It's been 12 years since the release of Minecraft and the subsequent launch of what can only be described as "minecraft mania." Despite this, the king of the sandbox genre has no intention of leaving the throne. It still bravely holds onto the list of most popular games alongside slightly newer rivals like Fortnite, Roblox and Warzone 2. The prowess of this brand is also evidenced by subsequent spin-offs set in this cuboid universe. Just under three years ago, we got Minecraft Dungeons, thunderously hailed as a clone of Diablo, and now comes Minecraft Legends, which will... Exactly...
Legends is supposed to be a strategy game, which seems like a very bold idea, given the stereotypical opinions about fans of these two genres. Furthermore, it's supposed to be something different than a traditional strategy, because instead of a classic RTS, we'll get a "strategy action game." It gets even more interesting if we remember that the creators of the great Homeworld from Blackbird Interactive are responsible for the tactical layer of this game.
The official website provides quite general information about the upcoming product, so I wanted to personally ask the authors about what a "strategic action game" really is and what the current popularity of the franchise looks like. Lee McKinnon Pederson is the Executive Producer at Blackbird Interactive and Dennis Ries is the Executive Producer at Mojang Studios, and they both told me more about Minecraft Legends.
This is not a classic RTS!
Darius Matusiak: Your previous game, Minecraft Dungeons, evoked clear Diablo references. It was basically a hack'n'slash in the Minecraft convention, and this combination of two, seemingly completely different, elements gave a very interesting end result. And what about Minecraft Legends? What was your main inspiration? What other title is it easiest to compare Legends to?
Dennis Ries: As we were developing the game, we were asked that question quite often, and every time, we couldn’t really come up with a good comparisons. Frankly, it’s tough for us to do it because if I give a name, then you’ll start thinking it’s very much like. This is a very unique game, it’s very different and the way that we think about it is action strategy.
Action comes because you directly control the character; you can go out and do take direct actions and attack Piglins yourself with your sword, or enter PVP you can attack the other players for example. And strategy comes from being able to control your mobs, whom you can give resource commands. So, with the two combined, we do not call it a traditional RTS, it’s not at all like that – it’s Minecraft Strategy Game. This is kind of how we talk about it.
Lee McKinnon Pederson: We partnered with Mojang because they looked to our strategy background, but this really went a lot broader than just strategy. Many of us have RTS background, including myself, yet this is quite different from anything I have ever made. It certainly has elements of strategy within it, but then you have a hero, and your hero is on a battlefield. There is resource gathering, there’s building, unit control. Those are all very strategy-oriented, but then there are lots of other things in the game that don’t cleave to the RTS model.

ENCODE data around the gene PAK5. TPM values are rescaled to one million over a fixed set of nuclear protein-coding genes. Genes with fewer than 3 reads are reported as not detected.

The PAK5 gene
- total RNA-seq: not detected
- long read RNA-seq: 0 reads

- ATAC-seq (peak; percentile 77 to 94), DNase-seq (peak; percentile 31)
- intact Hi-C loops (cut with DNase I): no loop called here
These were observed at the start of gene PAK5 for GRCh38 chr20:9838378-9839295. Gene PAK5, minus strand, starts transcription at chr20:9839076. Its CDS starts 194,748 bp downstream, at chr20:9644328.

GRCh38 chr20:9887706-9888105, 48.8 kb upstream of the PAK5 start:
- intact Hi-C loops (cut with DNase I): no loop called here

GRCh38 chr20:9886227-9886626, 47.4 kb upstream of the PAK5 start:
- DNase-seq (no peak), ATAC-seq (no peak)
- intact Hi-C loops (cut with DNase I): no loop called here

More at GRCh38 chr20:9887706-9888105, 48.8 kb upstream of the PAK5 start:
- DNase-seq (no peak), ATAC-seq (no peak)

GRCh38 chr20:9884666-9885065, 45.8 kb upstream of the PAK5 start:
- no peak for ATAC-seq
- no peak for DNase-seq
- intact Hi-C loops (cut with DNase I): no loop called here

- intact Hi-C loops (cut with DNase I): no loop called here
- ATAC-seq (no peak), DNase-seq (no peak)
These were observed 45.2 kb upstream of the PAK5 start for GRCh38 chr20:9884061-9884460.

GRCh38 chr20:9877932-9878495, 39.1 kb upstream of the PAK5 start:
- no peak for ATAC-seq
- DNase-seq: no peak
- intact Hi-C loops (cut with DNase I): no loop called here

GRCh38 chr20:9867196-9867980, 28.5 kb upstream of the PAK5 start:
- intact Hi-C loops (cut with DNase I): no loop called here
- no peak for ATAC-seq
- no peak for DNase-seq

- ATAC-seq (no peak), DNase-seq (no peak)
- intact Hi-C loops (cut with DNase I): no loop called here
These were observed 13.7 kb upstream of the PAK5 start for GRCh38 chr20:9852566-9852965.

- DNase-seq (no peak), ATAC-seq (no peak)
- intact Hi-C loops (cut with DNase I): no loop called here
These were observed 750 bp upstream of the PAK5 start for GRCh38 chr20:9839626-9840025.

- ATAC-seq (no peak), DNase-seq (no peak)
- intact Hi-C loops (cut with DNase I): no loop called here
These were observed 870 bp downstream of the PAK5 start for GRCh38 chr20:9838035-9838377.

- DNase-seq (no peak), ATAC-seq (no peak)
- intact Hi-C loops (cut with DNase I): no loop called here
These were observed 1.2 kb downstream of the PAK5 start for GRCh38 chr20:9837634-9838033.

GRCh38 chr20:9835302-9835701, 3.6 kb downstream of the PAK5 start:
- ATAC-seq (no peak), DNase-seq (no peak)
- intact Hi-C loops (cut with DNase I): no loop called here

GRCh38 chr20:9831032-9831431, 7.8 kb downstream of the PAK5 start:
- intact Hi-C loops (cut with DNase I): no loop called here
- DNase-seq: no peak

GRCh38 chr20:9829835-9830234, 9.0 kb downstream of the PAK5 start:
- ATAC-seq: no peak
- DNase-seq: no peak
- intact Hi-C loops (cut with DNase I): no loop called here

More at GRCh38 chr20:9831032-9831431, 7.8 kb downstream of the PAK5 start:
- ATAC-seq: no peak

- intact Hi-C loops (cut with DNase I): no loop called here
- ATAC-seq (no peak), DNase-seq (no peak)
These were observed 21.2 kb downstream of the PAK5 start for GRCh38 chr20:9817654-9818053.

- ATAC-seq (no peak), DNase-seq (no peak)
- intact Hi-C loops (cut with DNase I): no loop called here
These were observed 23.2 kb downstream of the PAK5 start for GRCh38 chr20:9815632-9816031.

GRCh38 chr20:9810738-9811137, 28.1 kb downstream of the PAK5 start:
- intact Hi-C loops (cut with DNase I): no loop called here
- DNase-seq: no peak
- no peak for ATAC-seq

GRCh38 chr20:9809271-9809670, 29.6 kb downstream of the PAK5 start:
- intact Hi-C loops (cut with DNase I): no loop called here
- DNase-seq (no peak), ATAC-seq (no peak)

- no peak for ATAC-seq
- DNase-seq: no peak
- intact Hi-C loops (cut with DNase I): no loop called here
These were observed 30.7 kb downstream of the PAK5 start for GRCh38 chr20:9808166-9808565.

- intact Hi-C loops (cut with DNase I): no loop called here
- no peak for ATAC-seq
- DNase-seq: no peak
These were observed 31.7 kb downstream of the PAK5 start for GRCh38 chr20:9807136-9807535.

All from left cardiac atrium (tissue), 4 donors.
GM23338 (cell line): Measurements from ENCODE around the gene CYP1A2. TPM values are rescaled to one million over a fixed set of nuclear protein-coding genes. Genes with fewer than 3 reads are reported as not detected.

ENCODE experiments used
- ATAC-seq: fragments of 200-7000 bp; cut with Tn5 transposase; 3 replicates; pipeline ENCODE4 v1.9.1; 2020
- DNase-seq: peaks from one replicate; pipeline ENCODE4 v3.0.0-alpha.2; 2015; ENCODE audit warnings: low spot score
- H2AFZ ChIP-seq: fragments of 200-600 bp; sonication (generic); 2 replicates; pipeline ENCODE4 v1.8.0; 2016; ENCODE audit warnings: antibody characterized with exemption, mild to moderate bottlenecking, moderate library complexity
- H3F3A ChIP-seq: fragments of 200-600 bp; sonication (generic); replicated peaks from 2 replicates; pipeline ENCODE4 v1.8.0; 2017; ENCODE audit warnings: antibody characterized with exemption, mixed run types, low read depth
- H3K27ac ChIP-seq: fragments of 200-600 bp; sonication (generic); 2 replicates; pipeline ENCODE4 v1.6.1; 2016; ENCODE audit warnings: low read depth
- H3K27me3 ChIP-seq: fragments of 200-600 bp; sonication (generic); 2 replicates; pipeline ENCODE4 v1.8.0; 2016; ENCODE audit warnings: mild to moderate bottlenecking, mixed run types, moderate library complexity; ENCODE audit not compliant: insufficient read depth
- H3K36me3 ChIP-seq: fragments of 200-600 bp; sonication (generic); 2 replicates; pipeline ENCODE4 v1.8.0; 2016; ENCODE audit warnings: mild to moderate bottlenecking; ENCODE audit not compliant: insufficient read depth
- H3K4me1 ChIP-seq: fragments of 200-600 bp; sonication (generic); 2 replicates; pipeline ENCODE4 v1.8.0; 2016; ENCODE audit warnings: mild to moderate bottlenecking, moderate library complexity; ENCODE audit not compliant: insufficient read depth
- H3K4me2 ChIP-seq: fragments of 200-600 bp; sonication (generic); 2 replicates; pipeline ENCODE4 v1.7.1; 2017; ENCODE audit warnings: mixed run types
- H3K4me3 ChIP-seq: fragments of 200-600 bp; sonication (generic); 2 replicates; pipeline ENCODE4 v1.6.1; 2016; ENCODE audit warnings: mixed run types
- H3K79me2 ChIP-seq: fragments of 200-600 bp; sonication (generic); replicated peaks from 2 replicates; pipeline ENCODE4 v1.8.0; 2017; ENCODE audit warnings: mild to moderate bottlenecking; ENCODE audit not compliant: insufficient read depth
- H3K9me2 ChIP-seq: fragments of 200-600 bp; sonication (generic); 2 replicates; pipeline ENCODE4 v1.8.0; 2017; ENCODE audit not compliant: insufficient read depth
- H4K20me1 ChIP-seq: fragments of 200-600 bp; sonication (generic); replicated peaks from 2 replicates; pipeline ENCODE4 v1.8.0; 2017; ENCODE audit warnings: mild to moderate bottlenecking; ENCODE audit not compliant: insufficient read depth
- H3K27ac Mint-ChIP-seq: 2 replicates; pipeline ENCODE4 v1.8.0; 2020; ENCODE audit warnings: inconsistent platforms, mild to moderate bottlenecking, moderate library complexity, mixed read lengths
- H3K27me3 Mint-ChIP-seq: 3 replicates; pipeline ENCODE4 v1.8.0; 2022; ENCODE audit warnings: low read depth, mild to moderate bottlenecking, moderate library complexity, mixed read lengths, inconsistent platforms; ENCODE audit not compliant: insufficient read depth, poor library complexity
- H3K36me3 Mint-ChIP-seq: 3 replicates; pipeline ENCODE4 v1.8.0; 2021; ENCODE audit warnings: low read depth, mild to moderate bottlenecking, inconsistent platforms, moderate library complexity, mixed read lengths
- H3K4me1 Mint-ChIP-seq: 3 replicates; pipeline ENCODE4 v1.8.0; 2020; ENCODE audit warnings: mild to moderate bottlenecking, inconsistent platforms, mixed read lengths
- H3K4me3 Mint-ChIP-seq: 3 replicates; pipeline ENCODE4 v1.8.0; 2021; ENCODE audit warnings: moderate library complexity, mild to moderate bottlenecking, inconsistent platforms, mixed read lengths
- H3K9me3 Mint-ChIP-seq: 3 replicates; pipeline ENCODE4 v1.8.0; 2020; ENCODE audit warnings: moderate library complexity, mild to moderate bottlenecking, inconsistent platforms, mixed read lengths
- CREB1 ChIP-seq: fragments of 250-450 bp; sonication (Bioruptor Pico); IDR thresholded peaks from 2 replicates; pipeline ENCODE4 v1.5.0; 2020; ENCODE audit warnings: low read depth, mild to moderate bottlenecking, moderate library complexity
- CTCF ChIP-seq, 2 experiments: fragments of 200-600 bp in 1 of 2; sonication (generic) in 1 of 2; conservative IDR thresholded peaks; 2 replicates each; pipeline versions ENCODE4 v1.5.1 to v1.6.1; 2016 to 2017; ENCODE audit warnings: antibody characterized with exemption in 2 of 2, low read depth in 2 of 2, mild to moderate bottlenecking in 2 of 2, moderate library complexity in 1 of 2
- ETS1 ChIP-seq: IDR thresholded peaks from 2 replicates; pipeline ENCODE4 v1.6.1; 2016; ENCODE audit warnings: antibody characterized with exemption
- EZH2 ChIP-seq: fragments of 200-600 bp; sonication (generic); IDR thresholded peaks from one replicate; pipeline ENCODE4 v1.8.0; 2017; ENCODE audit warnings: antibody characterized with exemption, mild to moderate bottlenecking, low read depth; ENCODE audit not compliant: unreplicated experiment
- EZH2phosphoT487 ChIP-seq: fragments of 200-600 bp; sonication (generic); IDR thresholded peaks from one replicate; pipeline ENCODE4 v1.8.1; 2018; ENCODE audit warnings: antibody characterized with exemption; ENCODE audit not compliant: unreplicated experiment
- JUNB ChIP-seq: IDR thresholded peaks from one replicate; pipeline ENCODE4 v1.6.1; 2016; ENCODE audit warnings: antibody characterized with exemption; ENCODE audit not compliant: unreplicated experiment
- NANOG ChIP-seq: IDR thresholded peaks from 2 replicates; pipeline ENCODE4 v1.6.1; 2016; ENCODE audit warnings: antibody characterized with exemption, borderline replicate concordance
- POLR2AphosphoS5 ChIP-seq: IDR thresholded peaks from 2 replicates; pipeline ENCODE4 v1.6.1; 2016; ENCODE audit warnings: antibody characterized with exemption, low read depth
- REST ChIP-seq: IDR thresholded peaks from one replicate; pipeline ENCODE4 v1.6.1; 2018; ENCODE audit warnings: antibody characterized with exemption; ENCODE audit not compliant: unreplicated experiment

DM: So, how does it actually work? Do we have our own army that we give orders to, are we the main character ourselves and do the main jobs alone?
DR: In Minecraft you have your mobs because they are part of this game. In the original, you have mobs like creepers, zombies, skeletons, which you actually fight in the “vanilla” Minecraft (as we call the base game). In this game, you’re asked to unite all of those mobs, which are aggressive in the vanilla, and unite them to help you fight the Overworld. Your supporters are the Minecraft mobs that come to help you as well as a few other new ones – new friends that you’ve met along the way. You can issue either very broad commands, like just “go fight a structure,” or you can issue specific commands like “fight that particular unit.”
DM: Is it mainly about defeating an opponent, like in a series of individual skirmishes or battles, or will we find a storyline in Legends to follow?
LMP: There’s a story element to the game. It’s not linear and the player isn’t required to follow the exact steps in order to push the story. But there’s a strong story component, there’s a bunch of cinematics supporting the narratives as well.
DR: It’s a procedurally-generated world, so every time you’re going to play through it, you’re going to get new experience. For example, one of the large hordes you’re going to fight, the Piglin horde, may be located in a mountain area the first time. But the next time you play, it can be a desert area. So, generally speaking, the gameplay experience from a narrative standpoint kind of shifts, but your overall story is a narratively driven campaign, so you’re kond of encouraged to go and do specific things to progress through the story. But it happens at your own pace.
A challenge even for hardcore strategy fans?
DM: Minecraft Legends is also supposed to have a full-fledged PvP mode, allowing players to test their strategic prowess in this most demanding form of competitive play. But this, it seems, will be a mode that combines PvP with PvE? As I understand it, you will have to fight both other players, and the typical mobs from the single-player campaign, right?
DR: The Piglins are in PvP matches and they introduce an interesting dynamic because you can’t ignore them. They actually will come and attack your base, but they’re also attacking your opponent’s base. So, you do need to pay attention to them. And you also need to go and take the battle to them in order to get some specific resources for upgrades. So, it’s an interesting dynamic mixing PvE and PvP.